Image: Lyttelton Port Company
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Over the last decade, the size of container ships internationally has doubled. To accommodate larger vessels, the Lyttelton Port in New Zealand undertook the most comprehensive redevelopment project in its history.
The deepening project will lengthen the 7km shipping channel by 2.5km and widen it by 20m to increase maximum vessel drafts (the vertical distance between the waterline and the bottom of the vessel’s hull) from 12.4m to more than 13.3m to allow for larger and deeper ships.
Water level variations in Lyttelton harbour are known to be complex1. The fluctuations are the result of tide, wind-driven waves, swell, tidal surges, and long waves covering a wide range of frequencies which may differ greatly in space and time. Infragravity waves are especially a threat to the safety of operations and transit in most harbours; these long waves are difficult to dampen by port protective structures, such as dykes or breakwaters, due to their large wavelength. Once they enter a harbour, they can be amplified and excite semi-closed port basins and/or cargo-type moored vessels.
Such phenomena are an issue to port operations and the Port of Lyttelton, the largest port on the South Island of New Zealand and crucial gateway for the region, is no exception. Several times a year, infragravity waves above the commonly accepted minimum of 0.1m affect vessels in Lyttelton.
The port authorities in Lyttelton needed to better understand the wave patterns in order to mitigate the risk for port operations and to reduce the volume of dredging needed. Hence, the port authorities decided to upgrade the port’s entrance channel with wave measurement sensors.
The port implemented Dynamic Under Keel Clearance (DUKC®) technology which uses precise measurements and modelling of waves, currents, tides, and ship motions to provide the best possible sailing advice for each vessel transiting the new entrance channel.
To accurately measure the complex water level fluctuations, two Miros RangeFinders were installed at strategic locations – one at the port entrance channel and one in the sheltered inner harbour basin. The captured wave movements were then combined with numerical and empirical modelling to establish simultaneous wave measurements. These equations, fed with forecast offshore wave conditions, provided reliable estimates of the operational long wave climate at sites within the port.
The RangeFinder, in contrast to other pulsed radar gauges available in the market, is based on a frequency modulated continuous wave approach that allows internal sampling of the distance to the water surface at up to 200Hz and reporting of results at up to 50Hz.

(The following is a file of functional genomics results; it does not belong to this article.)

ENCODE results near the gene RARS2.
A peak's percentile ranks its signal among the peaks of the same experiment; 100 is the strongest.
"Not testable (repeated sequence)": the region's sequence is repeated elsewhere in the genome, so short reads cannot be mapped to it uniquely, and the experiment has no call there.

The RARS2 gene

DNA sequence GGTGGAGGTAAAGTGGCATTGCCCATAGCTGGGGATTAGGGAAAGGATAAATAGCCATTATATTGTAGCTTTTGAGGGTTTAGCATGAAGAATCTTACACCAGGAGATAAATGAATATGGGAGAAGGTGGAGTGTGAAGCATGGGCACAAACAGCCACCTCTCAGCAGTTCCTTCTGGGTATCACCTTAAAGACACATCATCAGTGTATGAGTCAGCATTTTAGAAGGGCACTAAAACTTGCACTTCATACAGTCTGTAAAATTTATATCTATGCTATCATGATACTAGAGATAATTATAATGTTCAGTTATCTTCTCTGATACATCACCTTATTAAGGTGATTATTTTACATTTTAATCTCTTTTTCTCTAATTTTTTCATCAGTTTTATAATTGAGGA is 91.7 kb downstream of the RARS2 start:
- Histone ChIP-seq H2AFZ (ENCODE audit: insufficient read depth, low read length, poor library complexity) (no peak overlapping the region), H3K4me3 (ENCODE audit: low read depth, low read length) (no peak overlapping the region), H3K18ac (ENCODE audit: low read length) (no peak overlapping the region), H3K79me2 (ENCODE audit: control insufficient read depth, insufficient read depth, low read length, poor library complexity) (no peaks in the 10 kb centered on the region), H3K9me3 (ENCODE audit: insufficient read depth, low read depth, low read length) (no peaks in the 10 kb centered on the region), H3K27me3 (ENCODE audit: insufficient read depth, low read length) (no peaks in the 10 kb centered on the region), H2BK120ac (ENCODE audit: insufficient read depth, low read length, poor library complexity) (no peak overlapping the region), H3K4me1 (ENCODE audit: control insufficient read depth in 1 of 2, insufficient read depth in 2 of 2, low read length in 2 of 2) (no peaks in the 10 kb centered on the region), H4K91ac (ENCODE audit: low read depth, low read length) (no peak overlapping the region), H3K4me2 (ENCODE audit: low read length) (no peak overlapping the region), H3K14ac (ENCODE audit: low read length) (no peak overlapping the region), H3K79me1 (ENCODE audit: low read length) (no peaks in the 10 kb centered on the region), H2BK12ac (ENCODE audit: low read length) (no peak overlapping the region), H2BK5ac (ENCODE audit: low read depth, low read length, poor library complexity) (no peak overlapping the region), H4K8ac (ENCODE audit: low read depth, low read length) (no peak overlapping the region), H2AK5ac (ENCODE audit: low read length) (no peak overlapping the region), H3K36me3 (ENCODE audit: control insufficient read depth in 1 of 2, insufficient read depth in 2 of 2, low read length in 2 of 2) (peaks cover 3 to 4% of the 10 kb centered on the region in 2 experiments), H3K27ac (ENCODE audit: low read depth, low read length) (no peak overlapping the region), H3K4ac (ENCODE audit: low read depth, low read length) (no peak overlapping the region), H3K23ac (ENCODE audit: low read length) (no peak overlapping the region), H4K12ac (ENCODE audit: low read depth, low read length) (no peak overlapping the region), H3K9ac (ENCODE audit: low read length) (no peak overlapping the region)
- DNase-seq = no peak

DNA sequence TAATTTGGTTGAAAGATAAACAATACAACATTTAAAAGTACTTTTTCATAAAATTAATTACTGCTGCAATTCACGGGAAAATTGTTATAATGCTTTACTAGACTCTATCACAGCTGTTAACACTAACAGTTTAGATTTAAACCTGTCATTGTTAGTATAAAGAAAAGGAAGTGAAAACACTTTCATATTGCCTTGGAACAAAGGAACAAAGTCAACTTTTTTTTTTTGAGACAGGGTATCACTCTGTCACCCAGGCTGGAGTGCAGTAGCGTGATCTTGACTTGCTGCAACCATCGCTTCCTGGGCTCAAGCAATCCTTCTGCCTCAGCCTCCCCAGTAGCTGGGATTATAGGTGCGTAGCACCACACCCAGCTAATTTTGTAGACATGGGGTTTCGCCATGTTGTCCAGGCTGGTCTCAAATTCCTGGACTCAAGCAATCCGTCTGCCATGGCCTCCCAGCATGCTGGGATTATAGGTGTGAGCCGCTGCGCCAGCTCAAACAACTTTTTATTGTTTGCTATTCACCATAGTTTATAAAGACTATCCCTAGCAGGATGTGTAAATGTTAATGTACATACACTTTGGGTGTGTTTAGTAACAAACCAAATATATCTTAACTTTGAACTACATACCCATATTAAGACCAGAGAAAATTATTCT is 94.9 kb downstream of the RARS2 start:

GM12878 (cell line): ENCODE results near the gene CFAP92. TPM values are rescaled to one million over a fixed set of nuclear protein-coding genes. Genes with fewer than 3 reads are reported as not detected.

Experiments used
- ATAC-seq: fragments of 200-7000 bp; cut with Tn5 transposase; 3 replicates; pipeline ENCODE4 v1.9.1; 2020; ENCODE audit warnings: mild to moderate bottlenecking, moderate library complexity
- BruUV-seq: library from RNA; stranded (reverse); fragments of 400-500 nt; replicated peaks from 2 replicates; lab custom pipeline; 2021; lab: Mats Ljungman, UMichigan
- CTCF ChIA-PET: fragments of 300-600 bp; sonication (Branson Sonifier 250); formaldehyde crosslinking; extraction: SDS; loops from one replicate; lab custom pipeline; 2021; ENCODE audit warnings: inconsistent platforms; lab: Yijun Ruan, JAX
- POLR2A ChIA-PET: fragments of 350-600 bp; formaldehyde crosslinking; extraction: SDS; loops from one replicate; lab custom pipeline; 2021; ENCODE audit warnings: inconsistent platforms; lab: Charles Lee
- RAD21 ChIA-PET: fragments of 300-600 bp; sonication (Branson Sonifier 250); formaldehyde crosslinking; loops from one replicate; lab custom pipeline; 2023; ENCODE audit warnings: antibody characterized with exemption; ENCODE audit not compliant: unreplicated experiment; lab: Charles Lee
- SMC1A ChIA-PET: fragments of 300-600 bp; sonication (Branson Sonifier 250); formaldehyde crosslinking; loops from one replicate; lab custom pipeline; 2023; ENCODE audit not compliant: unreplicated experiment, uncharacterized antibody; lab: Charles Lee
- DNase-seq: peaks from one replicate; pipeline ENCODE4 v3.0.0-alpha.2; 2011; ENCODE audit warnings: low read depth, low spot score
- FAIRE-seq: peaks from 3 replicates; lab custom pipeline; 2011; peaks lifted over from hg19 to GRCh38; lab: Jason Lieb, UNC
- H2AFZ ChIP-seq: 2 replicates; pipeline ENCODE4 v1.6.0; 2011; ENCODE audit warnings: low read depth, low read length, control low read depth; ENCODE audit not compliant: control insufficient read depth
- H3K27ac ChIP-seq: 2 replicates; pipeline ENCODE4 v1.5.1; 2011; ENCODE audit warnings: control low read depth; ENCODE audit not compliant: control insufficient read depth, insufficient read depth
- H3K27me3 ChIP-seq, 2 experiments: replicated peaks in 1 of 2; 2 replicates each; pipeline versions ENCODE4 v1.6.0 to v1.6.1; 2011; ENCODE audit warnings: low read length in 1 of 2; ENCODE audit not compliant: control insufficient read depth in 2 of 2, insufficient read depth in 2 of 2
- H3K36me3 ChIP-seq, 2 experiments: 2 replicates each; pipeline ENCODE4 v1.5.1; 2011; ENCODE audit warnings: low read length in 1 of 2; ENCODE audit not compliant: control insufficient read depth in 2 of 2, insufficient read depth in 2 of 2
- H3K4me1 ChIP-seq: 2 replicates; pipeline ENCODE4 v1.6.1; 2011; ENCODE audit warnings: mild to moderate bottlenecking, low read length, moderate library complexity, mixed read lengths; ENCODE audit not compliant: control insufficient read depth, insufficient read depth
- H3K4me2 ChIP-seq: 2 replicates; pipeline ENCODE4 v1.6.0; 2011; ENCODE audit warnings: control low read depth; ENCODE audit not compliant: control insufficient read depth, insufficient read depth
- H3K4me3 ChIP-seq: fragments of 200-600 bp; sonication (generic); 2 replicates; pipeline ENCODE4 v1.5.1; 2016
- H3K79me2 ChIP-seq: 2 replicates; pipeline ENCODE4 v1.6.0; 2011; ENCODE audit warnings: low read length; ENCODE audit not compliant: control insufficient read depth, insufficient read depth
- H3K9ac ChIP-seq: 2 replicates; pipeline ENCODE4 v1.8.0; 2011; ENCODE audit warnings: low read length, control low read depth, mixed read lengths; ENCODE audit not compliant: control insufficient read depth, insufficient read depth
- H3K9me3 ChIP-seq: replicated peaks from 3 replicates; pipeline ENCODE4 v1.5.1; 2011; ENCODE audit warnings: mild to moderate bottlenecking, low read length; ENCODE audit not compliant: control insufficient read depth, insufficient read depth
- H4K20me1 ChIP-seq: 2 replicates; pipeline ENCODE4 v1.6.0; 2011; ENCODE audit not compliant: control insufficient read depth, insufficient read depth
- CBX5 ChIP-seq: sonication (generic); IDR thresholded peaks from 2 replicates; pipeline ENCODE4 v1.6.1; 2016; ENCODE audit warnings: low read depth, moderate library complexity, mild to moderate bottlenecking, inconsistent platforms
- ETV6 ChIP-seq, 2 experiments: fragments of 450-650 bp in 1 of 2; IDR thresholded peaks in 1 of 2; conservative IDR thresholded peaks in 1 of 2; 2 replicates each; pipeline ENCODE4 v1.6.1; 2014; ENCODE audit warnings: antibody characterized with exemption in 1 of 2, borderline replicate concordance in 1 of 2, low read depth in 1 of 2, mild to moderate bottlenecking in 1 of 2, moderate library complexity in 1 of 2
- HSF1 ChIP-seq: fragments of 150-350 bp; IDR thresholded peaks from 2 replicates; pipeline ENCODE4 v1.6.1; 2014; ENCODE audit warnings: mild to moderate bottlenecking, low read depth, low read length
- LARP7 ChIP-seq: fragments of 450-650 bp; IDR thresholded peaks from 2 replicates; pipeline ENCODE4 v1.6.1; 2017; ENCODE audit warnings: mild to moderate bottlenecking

From the port’s experience, this high data rate is extremely helpful for discarding erroneous observations and providing reliable output at the frequencies required to resolve surface waves (2-4Hz).
Miros’ RangeFinder sensors can reliably measure with millimetre accuracy in all weather conditions, thus providing a greater understanding of the tide and long wave occurrence. The sensors helped minimise the capital dredging requirements through accurate modelling of under keel clearance and enabled safer and more efficient shipping operations at the Port of Lyttelton.
Better management of transit risk for daily shipping operations relies on detailed science-based calculations, considering the latest measured tide and wave conditions, high-resolution forecasts, and state-of-the-art vessel motion modelling.
The tool enabled improved scheduling of maintenance dredging which in turn also reduced project duration, ensured minimal impact on vessel accessibility to the port, and mitigated the project’s environmental impact.
Lyttelton Port Company decided to continue with the DUKC optimised channel design after performing a cost-benefit analysis, as well as to implement an operational DUKC system. This decision was based on a notable reduction in operating risk and a significant saving in capital expenditure.
By enabling larger ships to call at Lyttelton Port, local importers and exporters get the best possible and most cost-effective international shipping solution, with container vessels able to carry up to 5,500-6,500 TEUs after the redevelopment work.
Whilst the initial channel design predicted a dredge volume of 9.7 million cubic metres, the DUKC optimised channel only required a dredge volume of 5.5 million cubic metres, a reduction of 4.2 million cubic metres or 43%, which resulted in a significant saving in capital expenditure and an ongoing reduction in operating risk.
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1 – GORING (2009). Seiche in Lyttelton Harbor, Mulgor Technical Note, October 2009